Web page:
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The Milky Way is 2.5 million light years from Andromeda and the size of the Local Group has a diameter of approxmiately 10 million light years across.

What is the distance from this Local Group to the next closest galaxy?

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    $\begingroup$ Are you asking about the nearest non-Local Group galaxy 1) from the Milky Way 2) from the geometric center of the Local Group 3) from the gravitational center of the Local Group or 4) the galaxy closest to any member of the Local Group? $\endgroup$
    – Schwern
    Jan 2, 2023 at 6:16

1 Answer 1

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Your question can be interpreted in many ways.

  1. Distance from Milky Way.
  2. Distance from the geometric center of the Local Group.
  3. Distance from the gravitational center of the Local Group
  4. The galaxy closest to any member of the Local Group.

Wikipedia has a list of nearby galaxies to reference, so I'll pick the first one.

One problem with answering this question is it's not entirely clear which galaxies are part of the Local Group. Another is many of our distance calculations to nearby galaxies have high error bars. Candidates include...

Galaxy Distance from Milky Way Notes
NGC 300 6.07 ± 0.23 Mly Bound to NGC 55. Probably neither part of the Local Group nor Sculptor Group.
NGC 55 6.5 ± 0.65 Mly Bound to NGC 300. Probably neither part of the Local Group nor Sculptor Group.
IC 5152 5.87 ± 1.22 Mly Might be part of the Local Group
KKR 25 6.37 ± 0.35 Mly Closest to, but probably not part of, the Local Group

The answer is about 6 million light years.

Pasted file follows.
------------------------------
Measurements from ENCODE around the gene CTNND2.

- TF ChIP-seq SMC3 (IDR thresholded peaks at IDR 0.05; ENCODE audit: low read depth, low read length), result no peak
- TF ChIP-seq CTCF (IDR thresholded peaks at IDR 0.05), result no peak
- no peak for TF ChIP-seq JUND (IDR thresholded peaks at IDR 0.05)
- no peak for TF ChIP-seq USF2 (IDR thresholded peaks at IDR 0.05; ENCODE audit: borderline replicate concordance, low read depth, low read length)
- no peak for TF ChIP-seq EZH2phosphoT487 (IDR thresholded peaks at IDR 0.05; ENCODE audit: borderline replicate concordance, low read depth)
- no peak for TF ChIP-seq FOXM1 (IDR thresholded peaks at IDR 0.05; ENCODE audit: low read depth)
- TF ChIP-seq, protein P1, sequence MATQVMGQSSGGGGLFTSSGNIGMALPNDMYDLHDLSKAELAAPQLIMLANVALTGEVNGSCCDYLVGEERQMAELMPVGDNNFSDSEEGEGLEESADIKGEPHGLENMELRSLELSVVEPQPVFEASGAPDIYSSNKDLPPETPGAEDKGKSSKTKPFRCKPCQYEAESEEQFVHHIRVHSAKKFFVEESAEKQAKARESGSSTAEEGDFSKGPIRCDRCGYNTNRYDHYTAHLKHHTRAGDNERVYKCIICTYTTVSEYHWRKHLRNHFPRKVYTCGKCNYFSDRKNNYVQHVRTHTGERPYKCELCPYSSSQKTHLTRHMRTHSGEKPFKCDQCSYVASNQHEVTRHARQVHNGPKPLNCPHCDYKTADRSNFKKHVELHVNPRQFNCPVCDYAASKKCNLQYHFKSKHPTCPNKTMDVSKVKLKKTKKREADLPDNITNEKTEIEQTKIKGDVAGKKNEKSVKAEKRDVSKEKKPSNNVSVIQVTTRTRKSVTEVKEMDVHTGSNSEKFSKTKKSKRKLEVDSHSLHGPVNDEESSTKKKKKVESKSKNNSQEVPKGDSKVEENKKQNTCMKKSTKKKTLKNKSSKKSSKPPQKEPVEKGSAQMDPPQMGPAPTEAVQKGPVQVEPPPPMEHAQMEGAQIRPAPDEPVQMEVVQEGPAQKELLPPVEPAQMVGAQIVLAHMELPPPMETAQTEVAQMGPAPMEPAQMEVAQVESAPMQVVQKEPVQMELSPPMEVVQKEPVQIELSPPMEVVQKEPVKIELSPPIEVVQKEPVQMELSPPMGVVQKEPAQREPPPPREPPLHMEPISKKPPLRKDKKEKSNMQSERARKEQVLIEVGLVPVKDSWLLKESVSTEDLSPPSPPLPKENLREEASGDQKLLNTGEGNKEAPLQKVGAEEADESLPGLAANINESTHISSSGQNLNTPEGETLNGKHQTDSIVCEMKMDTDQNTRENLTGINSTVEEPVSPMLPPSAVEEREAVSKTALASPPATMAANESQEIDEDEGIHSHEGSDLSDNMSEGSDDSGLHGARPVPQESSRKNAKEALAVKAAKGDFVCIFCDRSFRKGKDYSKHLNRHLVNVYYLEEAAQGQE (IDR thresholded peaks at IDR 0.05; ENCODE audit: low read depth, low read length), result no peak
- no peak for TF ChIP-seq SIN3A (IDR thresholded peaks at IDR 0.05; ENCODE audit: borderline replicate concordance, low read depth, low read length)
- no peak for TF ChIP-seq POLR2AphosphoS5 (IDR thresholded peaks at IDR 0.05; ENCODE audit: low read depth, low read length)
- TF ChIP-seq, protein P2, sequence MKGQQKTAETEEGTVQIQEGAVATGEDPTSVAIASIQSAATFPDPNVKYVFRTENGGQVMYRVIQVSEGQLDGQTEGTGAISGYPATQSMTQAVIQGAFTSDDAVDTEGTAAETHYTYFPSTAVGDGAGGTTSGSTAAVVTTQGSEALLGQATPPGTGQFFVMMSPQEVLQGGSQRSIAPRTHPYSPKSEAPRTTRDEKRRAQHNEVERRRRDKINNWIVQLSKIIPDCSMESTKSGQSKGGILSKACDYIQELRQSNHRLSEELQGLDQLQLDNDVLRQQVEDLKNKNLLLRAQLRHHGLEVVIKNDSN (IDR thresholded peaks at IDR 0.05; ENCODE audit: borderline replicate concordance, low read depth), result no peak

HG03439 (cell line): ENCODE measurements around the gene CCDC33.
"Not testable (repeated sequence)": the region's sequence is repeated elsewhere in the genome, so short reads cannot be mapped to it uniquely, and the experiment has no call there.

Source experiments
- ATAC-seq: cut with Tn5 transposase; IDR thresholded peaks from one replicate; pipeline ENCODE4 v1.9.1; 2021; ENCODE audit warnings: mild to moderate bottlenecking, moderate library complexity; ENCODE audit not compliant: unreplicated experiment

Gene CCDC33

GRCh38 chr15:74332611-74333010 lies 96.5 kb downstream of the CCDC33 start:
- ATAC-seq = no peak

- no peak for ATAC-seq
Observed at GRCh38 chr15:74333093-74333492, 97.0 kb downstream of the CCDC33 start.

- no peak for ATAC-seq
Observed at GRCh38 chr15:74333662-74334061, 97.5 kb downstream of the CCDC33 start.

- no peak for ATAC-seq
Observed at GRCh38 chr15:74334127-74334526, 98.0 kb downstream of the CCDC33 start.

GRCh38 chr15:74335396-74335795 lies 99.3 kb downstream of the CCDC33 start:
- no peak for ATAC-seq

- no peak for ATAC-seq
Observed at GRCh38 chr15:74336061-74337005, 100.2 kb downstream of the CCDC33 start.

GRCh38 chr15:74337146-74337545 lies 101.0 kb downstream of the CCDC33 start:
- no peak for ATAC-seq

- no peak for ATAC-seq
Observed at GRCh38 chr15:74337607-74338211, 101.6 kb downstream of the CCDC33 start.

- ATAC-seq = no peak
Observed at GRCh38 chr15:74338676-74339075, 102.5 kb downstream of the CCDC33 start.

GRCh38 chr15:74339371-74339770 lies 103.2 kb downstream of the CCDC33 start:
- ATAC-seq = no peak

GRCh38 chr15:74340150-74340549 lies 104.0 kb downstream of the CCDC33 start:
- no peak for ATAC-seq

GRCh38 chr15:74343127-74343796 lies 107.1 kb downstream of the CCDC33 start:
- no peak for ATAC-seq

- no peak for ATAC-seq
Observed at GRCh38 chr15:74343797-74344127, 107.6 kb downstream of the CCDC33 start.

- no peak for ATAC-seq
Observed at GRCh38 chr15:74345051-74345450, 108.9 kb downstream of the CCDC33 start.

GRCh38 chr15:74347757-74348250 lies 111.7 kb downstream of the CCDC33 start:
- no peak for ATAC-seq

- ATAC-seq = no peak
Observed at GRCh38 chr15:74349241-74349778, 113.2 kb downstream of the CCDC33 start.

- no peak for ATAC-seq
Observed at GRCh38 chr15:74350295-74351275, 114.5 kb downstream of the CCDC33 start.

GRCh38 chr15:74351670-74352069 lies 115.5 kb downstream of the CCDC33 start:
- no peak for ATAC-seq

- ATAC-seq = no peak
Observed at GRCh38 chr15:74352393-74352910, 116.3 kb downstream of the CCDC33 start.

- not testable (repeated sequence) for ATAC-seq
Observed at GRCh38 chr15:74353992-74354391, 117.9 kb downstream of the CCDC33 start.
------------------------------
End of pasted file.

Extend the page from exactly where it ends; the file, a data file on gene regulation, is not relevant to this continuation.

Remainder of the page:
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  • $\begingroup$ Thank you Schwern. !Thank you for the answer that will do nicely. I was curious to learn if the distance between galaxies outside our local group is as sparse as the distance between stars. As for example if the sun were the size of a golf ball the next nearest star woud be about 750 miles away. That's a lot of scary nothing and I was just wondering if its the same story with the galaxies. $\endgroup$
    – Sedumjoy
    Jan 3, 2023 at 0:51
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    $\begingroup$ @Sedumjoy Measuring the distance between stars, or between galactic centers, might give you a false sense of emptiness. Solar systems and galaxies do not have sharp edges. Our Oort Cloud may (emphasis on may) extend a significant distance to Alpha Centauri; though quite sparse, it isn't empty space. $\endgroup$
    – Schwern
    Jan 3, 2023 at 3:19
  • $\begingroup$ Thank you I see your point it's not a simple answer is it. $\endgroup$
    – Sedumjoy
    Jan 3, 2023 at 14:01

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